Weaknesses of Case Studies
Many critiques of case studies align with critiques of qualitative research methods in general. These include the time-consuming nature of data collection and analysis, the increased risk of researcher bias, and the lack of generalizability that could influence credibility (Johnson & Onwuegbuzie, 2004). As mentioned previously, case studies use a variety of qualitative research techniques, which often require a researcher to spend large amounts of time collecting data, finding the appropriate way to code and organize data, and analyzing the data to make sound conclusions. Some critics remark that qualitative research methods are more susceptible to data cherry-picking, when a researcher only presents evidence that matches their own position. Some are concerned that qualitative research is more susceptible to a researcher’s assumptions and biases. Frequently, policy-makers, administrators, and other leaders look to quantitative data for decision-making and view qualitative data as being too specific to just one context. This is perhaps the weakness that is most relevant to case studies.
Due to the boundaries that define a case study, the sample size for research is often small. Over-simplification and exaggeration can mislead a reader to think that a case study represents a greater part of the whole than is true (Merriam, 1998). Research with a smaller scope and sample size cannot find patterns across a wide sampling of cases, making it less generalizable. Data from a small sampling of participants may be dismissed as an outlier or as being unique to that specific group (Johnson & Onwuegbuzie, 2004). In contrast, quantitative data uses inferential statistics to find patterns and generalizable cases, which often speak to decision-makers because they appear to be more applicable to their own situation.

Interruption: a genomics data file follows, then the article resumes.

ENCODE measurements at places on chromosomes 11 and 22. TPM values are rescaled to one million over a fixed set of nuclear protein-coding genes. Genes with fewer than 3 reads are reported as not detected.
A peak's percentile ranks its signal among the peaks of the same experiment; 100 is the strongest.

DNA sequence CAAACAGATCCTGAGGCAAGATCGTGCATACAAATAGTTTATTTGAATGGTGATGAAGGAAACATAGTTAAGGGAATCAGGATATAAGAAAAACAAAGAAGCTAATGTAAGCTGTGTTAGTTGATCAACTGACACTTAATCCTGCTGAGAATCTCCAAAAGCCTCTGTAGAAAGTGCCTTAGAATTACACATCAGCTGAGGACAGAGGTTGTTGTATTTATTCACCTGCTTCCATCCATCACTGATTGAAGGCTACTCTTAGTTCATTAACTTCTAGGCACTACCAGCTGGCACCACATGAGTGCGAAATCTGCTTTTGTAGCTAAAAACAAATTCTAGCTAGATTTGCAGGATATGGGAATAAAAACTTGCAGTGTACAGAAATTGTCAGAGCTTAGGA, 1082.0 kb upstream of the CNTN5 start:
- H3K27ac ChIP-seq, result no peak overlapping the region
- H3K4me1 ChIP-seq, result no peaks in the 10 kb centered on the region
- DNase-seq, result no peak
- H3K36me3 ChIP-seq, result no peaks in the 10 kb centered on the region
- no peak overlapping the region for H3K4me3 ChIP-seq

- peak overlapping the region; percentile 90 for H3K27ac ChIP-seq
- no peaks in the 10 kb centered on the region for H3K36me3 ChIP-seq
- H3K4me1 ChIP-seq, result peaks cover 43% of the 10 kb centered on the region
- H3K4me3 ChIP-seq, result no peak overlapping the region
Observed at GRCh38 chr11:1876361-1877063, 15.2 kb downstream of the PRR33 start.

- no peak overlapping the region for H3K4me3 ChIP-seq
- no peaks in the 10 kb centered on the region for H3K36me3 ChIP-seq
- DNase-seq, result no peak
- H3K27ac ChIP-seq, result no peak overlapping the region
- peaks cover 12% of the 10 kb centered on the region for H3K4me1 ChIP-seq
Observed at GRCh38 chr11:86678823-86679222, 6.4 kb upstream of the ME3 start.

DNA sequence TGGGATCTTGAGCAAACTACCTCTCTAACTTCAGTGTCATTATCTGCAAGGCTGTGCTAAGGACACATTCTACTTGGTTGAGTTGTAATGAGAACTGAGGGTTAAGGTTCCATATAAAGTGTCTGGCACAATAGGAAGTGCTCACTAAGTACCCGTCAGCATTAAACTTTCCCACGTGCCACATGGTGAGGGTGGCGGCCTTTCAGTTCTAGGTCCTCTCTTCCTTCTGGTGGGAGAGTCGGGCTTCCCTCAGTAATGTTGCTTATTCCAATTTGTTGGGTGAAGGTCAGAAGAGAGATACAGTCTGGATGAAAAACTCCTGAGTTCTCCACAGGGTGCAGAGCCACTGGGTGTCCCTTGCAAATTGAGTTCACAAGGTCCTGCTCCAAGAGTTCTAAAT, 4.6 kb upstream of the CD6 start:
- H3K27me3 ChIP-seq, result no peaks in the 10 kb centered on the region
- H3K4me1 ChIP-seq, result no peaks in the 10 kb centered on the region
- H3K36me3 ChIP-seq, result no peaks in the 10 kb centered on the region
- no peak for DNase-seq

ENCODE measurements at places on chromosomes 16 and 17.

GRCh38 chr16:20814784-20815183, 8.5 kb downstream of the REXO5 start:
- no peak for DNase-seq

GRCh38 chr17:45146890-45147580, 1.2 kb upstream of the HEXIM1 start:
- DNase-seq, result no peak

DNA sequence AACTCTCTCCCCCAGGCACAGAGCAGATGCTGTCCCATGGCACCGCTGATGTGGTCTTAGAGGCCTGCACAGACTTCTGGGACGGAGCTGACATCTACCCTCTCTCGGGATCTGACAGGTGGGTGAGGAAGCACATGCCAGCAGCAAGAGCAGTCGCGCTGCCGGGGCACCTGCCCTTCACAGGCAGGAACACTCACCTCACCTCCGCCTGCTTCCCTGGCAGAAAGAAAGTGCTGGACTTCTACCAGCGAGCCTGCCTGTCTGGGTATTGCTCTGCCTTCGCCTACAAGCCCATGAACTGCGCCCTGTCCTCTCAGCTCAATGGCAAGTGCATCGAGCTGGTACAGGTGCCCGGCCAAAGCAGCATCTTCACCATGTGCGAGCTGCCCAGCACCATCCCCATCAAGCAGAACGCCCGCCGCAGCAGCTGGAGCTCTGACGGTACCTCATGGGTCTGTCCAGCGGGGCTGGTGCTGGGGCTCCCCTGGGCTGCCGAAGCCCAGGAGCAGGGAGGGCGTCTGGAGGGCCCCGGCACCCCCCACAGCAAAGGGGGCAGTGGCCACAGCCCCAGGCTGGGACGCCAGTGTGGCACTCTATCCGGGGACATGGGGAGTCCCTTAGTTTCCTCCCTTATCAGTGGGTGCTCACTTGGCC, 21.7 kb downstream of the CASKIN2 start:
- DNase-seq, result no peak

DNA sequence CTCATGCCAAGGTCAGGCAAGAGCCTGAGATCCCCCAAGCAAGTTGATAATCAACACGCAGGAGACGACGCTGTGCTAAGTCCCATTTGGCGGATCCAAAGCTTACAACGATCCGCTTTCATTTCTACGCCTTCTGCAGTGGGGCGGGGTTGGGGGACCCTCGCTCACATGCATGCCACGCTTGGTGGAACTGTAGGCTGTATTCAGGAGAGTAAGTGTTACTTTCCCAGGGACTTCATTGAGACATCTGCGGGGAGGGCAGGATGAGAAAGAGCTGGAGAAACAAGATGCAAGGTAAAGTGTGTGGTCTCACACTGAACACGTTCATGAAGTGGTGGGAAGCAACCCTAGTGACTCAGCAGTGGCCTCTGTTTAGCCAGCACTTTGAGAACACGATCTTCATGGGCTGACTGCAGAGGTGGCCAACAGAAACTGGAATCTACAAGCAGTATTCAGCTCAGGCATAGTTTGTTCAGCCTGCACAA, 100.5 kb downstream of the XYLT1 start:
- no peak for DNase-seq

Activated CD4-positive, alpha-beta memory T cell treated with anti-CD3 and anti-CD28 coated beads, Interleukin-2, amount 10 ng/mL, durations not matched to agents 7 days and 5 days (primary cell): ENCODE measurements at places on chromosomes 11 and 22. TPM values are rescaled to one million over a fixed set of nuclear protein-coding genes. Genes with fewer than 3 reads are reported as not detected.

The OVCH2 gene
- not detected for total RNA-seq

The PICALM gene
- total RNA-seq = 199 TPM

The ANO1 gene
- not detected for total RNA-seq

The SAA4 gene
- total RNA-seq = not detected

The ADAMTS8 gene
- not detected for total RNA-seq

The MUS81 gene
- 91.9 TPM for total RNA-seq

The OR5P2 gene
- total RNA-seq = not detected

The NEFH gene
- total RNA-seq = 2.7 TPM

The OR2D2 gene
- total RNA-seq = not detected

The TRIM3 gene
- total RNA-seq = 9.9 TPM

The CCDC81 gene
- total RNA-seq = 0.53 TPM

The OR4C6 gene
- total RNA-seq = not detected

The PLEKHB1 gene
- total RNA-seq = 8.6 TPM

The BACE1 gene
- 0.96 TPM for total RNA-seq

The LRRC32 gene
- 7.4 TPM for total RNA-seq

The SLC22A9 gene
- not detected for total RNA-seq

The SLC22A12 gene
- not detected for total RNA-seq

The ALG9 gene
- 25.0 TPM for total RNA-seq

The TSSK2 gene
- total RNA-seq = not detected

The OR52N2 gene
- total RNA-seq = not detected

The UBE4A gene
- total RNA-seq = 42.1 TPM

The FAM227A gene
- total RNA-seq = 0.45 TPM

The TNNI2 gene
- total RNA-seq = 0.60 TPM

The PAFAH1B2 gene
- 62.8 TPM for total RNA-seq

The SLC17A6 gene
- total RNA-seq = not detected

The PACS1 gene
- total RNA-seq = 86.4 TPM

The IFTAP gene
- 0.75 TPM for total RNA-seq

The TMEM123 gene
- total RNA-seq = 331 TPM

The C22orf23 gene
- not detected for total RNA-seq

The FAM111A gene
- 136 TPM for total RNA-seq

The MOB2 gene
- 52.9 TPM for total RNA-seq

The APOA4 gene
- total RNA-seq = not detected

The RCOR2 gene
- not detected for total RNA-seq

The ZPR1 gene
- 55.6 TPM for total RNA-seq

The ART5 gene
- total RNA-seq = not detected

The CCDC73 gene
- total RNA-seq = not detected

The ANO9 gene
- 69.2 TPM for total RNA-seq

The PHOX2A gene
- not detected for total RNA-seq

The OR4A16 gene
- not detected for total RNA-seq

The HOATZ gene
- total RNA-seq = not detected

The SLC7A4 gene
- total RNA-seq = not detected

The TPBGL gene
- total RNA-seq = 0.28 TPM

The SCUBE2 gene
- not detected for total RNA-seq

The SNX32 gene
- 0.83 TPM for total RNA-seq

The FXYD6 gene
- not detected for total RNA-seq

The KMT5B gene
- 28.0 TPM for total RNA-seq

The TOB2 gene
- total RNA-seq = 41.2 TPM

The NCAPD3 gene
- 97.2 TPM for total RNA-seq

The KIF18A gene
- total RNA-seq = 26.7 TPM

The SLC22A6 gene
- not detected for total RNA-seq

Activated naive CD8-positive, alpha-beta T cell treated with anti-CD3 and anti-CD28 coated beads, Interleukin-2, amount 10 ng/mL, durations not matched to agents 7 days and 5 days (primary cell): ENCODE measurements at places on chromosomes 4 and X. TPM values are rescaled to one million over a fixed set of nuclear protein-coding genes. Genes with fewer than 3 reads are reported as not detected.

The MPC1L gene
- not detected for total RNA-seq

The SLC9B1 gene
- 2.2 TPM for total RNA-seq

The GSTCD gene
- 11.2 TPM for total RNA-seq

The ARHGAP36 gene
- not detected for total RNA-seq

Strengths of Case Studies
Despite the common critiques of case studies outlined previously, the rich and holistic detail provided by case study has many advantages for researchers and other stakeholders. Complexities of a phenomenon within one case or context should be analyzed in depth, which requires time to observe, describe, and analyze. Other research methods would not provide this depth and detail, because they have a larger scope, which may limit them to collect more superficial data. Provided that a researcher is using appropriate techniques to collect and analyze data, the time is well spent to understand the context, because the resulting detail increases usefulness and transferability. Additionally, proper qualitative research always uses multiple methods to establish trustworthiness that acknowledges and reduces bias in a study, such as member checking or triangulation from multiple data sources. Like other qualitative methods, case studies are responsive to changes during the course of study and to the needs of the stakeholders (Johnson & Onwuegbuzie, 2004). This is especially true in case study, because the researcher is often immersed in the context, giving them a greater understanding of how to adapt. Additionally, case studies are frequently used to improve their own context, such as an evaluation of an educational program.